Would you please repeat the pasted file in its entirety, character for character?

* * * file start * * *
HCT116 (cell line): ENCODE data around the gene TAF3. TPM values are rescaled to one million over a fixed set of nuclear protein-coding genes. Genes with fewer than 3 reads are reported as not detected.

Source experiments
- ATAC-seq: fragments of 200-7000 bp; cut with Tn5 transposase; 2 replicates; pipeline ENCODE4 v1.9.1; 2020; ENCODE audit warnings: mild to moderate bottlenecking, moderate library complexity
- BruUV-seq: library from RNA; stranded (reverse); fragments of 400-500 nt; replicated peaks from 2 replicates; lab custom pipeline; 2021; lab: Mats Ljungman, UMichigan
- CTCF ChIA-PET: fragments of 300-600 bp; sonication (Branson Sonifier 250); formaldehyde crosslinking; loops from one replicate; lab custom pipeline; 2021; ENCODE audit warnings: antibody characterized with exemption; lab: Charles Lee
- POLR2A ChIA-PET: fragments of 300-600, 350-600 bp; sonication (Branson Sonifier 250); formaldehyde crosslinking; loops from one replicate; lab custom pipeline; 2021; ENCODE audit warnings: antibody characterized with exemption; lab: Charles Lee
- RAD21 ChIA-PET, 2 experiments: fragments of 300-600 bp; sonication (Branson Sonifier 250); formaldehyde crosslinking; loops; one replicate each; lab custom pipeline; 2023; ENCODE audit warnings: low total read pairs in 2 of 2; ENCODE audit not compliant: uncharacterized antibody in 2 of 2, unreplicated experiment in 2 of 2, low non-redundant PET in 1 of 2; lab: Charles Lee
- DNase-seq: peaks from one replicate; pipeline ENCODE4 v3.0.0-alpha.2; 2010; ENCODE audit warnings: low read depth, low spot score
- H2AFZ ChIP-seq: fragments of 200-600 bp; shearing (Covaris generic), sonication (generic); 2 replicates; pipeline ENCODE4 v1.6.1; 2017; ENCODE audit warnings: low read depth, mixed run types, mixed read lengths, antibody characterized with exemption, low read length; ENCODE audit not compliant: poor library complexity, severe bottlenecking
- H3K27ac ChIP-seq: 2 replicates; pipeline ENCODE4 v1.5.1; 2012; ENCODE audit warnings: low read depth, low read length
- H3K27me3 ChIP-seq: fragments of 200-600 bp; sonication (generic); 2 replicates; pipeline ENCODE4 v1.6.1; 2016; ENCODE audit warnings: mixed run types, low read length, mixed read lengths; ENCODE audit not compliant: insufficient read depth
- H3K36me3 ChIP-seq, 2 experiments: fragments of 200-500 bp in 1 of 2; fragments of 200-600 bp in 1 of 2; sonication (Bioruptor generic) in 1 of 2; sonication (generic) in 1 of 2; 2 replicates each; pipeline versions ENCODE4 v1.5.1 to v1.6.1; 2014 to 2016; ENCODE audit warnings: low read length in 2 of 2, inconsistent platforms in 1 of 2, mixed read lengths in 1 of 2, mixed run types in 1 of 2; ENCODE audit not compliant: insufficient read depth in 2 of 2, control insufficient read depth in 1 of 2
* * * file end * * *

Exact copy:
HCT116 (cell line): ENCODE data around the gene TAF3. TPM values are rescaled to one million over a fixed set of nuclear protein-coding genes. Genes with fewer than 3 reads are reported as not detected.

Source experiments
- ATAC-seq: fragments of 200-7000 bp; cut with Tn5 transposase; 2 replicates; pipeline ENCODE4 v1.9.1; 2020; ENCODE audit warnings: mild to moderate bottlenecking, moderate library complexity
- BruUV-seq: library from RNA; stranded (reverse); fragments of 400-500 nt; replicated peaks from 2 replicates; lab custom pipeline; 2021; lab: Mats Ljungman, UMichigan
- CTCF ChIA-PET: fragments of 300-600 bp; sonication (Branson Sonifier 250); formaldehyde crosslinking; loops from one replicate; lab custom pipeline; 2021; ENCODE audit warnings: antibody characterized with exemption; lab: Charles Lee
- POLR2A ChIA-PET: fragments of 300-600, 350-600 bp; sonication (Branson Sonifier 250); formaldehyde crosslinking; loops from one replicate; lab custom pipeline; 2021; ENCODE audit warnings: antibody characterized with exemption; lab: Charles Lee
- RAD21 ChIA-PET, 2 experiments: fragments of 300-600 bp; sonication (Branson Sonifier 250); formaldehyde crosslinking; loops; one replicate each; lab custom pipeline; 2023; ENCODE audit warnings: low total read pairs in 2 of 2; ENCODE audit not compliant: uncharacterized antibody in 2 of 2, unreplicated experiment in 2 of 2, low non-redundant PET in 1 of 2; lab: Charles Lee
- DNase-seq: peaks from one replicate; pipeline ENCODE4 v3.0.0-alpha.2; 2010; ENCODE audit warnings: low read depth, low spot score
- H2AFZ ChIP-seq: fragments of 200-600 bp; shearing (Covaris generic), sonication (generic); 2 replicates; pipeline ENCODE4 v1.6.1; 2017; ENCODE audit warnings: low read depth, mixed run types, mixed read lengths, antibody characterized with exemption, low read length; ENCODE audit not compliant: poor library complexity, severe bottlenecking
- H3K27ac ChIP-seq: 2 replicates; pipeline ENCODE4 v1.5.1; 2012; ENCODE audit warnings: low read depth, low read length
- H3K27me3 ChIP-seq: fragments of 200-600 bp; sonication (generic); 2 replicates; pipeline ENCODE4 v1.6.1; 2016; ENCODE audit warnings: mixed run types, low read length, mixed read lengths; ENCODE audit not compliant: insufficient read depth
- H3K36me3 ChIP-seq, 2 experiments: fragments of 200-500 bp in 1 of 2; fragments of 200-600 bp in 1 of 2; sonication (Bioruptor generic) in 1 of 2; sonication (generic) in 1 of 2; 2 replicates each; pipeline versions ENCODE4 v1.5.1 to v1.6.1; 2014 to 2016; ENCODE audit warnings: low read length in 2 of 2, inconsistent platforms in 1 of 2, mixed read lengths in 1 of 2, mixed run types in 1 of 2; ENCODE audit not compliant: insufficient read depth in 2 of 2, control insufficient read depth in 1 of 2